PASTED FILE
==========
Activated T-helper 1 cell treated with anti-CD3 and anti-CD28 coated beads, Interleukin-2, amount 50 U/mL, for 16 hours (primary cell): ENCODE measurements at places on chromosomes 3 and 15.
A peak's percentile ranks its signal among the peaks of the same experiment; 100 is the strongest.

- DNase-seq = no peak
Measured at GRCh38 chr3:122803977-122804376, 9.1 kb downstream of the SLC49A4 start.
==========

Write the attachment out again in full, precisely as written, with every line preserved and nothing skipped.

Activated T-helper 1 cell treated with anti-CD3 and anti-CD28 coated beads, Interleukin-2, amount 50 U/mL, for 16 hours (primary cell): ENCODE measurements at places on chromosomes 3 and 15.
A peak's percentile ranks its signal among the peaks of the same experiment; 100 is the strongest.

- DNase-seq = no peak
Measured at GRCh38 chr3:122803977-122804376, 9.1 kb downstream of the SLC49A4 start.